Simple and evocative language, a close relationship between visuals and text, even a few great rhymes thrown around — this is the stuff of excellent children's literature. And in case I'm not clearly driving my point home, the stuff of great operas.
Star mezzo-soprano Denyce Graves, Grammy-nominated countertenor Anthony Roth Constanzo, acclaimed stage director James Robinson (who directs both Fire and Porgy at the Met), and David Lomeli, Santa Fe Opera's Artistic Administrator and Casting Director at the Bayerische Staatsoper — they'll all join Blue for a 90-minute discussion moderated by Opera America CEO Marc Scorca.
The second iteration of the RBC Artist Fellowship has been announced, with an aim to give voice and professional experience to Canadian artists in their early careers. Applications for this year's Fellowship are due October 4, 2021; you can find the forms in English and French.
But if you ask me and my opera-bias, the big draw for this season's 21C is the world premiere of Gould's Wall, the new opera by Brian Current and Liza Balkan, produced by new-opera leaders, Tapestry Opera.
I intend to take it all in, and I'm particularly excited to experience Will Liverman and Nicole Cabell in a production together. Plus, Patricia Racette's Elle is an exciting thought.
Maybe because of morbid curiosity, I'm oddly pumped for this season. It'll be like watching opera history happen: we've gotten used to digital opera, and there's more out-of-the-box thinking happening now than we've had in centuries.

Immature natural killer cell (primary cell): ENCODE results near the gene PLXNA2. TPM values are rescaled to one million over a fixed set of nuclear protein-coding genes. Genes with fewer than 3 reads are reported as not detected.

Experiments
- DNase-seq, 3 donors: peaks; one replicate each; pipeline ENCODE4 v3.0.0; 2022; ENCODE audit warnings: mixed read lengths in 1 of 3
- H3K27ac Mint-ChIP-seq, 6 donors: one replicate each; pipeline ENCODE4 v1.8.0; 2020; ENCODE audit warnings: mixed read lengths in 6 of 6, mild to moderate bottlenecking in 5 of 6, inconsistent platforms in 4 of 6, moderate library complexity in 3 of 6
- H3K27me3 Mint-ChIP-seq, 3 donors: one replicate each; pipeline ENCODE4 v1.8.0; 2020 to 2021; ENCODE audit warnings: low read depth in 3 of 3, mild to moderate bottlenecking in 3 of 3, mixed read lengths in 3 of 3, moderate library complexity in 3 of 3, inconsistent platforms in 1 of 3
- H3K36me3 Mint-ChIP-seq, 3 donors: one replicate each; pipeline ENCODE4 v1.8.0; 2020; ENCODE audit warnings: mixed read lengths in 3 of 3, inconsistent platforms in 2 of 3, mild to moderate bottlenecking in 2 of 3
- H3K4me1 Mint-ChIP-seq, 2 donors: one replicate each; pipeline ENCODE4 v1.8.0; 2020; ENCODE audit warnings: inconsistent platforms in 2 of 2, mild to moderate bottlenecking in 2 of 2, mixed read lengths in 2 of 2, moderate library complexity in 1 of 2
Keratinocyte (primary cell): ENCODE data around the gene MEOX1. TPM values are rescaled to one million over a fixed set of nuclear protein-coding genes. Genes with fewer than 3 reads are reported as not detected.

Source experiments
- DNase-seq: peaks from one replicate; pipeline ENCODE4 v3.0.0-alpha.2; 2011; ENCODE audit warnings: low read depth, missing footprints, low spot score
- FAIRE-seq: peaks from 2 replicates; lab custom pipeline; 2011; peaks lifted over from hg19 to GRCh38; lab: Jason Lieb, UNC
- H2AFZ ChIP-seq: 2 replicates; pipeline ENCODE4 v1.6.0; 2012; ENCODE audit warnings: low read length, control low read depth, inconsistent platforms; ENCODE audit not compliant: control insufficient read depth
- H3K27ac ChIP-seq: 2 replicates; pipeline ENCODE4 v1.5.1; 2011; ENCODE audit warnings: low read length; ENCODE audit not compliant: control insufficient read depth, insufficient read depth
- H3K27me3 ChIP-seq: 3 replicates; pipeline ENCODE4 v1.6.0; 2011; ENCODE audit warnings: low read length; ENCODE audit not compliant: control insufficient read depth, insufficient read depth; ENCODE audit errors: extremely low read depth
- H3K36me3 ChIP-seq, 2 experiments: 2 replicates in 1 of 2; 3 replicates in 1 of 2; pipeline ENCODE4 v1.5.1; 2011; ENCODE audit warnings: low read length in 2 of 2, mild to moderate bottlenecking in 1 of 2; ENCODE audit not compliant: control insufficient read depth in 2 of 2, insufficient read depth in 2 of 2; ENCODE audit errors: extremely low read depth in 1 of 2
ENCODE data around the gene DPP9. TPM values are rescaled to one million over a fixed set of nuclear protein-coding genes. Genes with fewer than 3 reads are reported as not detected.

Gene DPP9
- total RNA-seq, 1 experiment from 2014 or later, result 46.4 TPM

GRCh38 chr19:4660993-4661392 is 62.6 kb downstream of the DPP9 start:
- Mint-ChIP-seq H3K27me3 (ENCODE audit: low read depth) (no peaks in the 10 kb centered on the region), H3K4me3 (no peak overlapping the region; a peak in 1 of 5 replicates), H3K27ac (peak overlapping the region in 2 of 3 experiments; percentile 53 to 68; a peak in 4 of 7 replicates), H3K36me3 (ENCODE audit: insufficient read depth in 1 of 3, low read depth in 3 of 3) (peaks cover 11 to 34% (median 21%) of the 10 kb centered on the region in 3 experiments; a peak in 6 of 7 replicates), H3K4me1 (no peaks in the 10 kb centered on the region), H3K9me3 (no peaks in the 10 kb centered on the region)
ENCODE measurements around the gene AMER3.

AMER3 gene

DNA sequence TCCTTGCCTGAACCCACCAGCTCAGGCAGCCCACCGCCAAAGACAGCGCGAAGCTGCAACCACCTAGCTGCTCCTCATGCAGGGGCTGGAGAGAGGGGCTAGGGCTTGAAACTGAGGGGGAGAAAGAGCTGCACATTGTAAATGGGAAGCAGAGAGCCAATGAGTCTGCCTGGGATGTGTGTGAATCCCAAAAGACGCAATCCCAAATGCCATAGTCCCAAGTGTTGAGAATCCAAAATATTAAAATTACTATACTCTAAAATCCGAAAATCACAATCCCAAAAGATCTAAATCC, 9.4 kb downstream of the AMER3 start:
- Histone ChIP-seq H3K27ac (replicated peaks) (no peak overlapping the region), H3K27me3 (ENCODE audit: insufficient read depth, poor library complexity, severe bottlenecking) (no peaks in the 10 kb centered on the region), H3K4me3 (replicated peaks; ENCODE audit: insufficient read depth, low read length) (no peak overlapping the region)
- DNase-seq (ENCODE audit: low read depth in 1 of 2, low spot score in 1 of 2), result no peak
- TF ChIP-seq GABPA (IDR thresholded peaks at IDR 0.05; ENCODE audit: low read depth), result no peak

In case you're curious, I'll keep writing. No, I won't write reviews of my clients' performances, nor will I try and get away with any similar sort of glaring conflict of interest. I know it's not really common for someone to do the jobs of management and criticism at the same time, but being a rare breed is alright with me.
I think Neef has been playing a different game than Canadian opera fans. He was making the COC a new hub in the international opera scene, and we were loving the big gets onstage.
I don't live in the vast world of opera, anymore, and it's fucking sad. I haven't had one of those heart-racing experiences at a live show since February. I haven't had that happy, vibrating commute home in the magical night-time after seeing something incredible; it's been a long time since I've felt the relief of taking off high heels at the end of the night, or placed those heels gently back on their shelf, for next time.
The premiere viewing of Grindr (and other conce rns) will feature Act 1: An Annotated Sing Through, where you can catch "unforgettably naughty scenes and arias" from the opera's first act, along with some delightful commentary on topics like opera development and queer hook-up culture. It's a combination of live and pre-recorded material.